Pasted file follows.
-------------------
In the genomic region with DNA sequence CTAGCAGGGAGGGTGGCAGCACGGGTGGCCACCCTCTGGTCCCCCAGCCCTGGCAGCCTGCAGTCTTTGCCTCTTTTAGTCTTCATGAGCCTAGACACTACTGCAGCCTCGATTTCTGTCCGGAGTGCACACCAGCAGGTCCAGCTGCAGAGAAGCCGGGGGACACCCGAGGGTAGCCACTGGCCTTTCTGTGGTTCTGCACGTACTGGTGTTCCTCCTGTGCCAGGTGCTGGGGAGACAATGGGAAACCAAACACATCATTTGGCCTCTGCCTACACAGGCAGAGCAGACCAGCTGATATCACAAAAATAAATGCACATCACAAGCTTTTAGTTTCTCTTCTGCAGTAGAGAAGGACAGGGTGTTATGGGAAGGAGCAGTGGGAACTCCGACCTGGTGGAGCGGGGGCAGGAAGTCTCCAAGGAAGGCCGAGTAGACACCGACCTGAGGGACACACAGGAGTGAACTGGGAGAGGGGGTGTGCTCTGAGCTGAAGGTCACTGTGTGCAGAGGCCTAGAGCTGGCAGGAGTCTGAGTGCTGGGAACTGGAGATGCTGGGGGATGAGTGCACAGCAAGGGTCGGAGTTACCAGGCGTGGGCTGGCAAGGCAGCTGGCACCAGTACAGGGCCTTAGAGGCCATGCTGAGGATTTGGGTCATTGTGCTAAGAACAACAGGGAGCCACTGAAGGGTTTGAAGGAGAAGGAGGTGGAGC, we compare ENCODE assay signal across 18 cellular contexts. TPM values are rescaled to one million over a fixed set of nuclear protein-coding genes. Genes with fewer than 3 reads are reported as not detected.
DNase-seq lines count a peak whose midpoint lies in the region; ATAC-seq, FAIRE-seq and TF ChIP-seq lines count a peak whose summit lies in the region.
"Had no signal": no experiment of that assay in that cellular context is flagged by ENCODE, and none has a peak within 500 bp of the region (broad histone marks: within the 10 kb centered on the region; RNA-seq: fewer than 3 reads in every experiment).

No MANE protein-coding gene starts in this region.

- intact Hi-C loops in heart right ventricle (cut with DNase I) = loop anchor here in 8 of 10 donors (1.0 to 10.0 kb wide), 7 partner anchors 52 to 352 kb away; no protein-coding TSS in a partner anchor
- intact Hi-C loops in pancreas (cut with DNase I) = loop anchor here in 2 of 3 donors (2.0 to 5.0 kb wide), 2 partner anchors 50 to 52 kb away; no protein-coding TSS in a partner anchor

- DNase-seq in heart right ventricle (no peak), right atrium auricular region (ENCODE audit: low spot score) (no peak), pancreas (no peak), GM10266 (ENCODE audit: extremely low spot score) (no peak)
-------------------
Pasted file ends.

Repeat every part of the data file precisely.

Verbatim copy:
In the genomic region with DNA sequence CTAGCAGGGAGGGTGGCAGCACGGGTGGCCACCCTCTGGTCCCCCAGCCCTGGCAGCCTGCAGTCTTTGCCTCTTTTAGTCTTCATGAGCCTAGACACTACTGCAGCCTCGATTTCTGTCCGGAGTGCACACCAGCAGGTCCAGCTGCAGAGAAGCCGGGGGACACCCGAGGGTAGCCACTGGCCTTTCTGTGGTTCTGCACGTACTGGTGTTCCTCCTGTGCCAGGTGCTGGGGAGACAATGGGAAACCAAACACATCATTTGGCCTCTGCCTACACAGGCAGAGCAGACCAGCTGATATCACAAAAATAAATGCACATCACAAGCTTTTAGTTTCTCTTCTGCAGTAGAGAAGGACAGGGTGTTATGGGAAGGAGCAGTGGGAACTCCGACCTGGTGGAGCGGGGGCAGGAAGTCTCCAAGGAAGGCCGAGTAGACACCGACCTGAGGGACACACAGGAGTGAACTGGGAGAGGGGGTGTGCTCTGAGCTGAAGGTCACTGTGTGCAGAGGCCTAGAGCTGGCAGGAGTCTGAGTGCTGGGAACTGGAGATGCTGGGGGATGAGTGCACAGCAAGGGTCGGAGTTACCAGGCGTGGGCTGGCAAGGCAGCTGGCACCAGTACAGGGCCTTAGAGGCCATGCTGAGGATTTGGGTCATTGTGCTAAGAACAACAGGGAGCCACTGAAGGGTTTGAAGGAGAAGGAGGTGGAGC, we compare ENCODE assay signal across 18 cellular contexts. TPM values are rescaled to one million over a fixed set of nuclear protein-coding genes. Genes with fewer than 3 reads are reported as not detected.
DNase-seq lines count a peak whose midpoint lies in the region; ATAC-seq, FAIRE-seq and TF ChIP-seq lines count a peak whose summit lies in the region.
"Had no signal": no experiment of that assay in that cellular context is flagged by ENCODE, and none has a peak within 500 bp of the region (broad histone marks: within the 10 kb centered on the region; RNA-seq: fewer than 3 reads in every experiment).

No MANE protein-coding gene starts in this region.

- intact Hi-C loops in heart right ventricle (cut with DNase I) = loop anchor here in 8 of 10 donors (1.0 to 10.0 kb wide), 7 partner anchors 52 to 352 kb away; no protein-coding TSS in a partner anchor
- intact Hi-C loops in pancreas (cut with DNase I) = loop anchor here in 2 of 3 donors (2.0 to 5.0 kb wide), 2 partner anchors 50 to 52 kb away; no protein-coding TSS in a partner anchor

- DNase-seq in heart right ventricle (no peak), right atrium auricular region (ENCODE audit: low spot score) (no peak), pancreas (no peak), GM10266 (ENCODE audit: extremely low spot score) (no peak)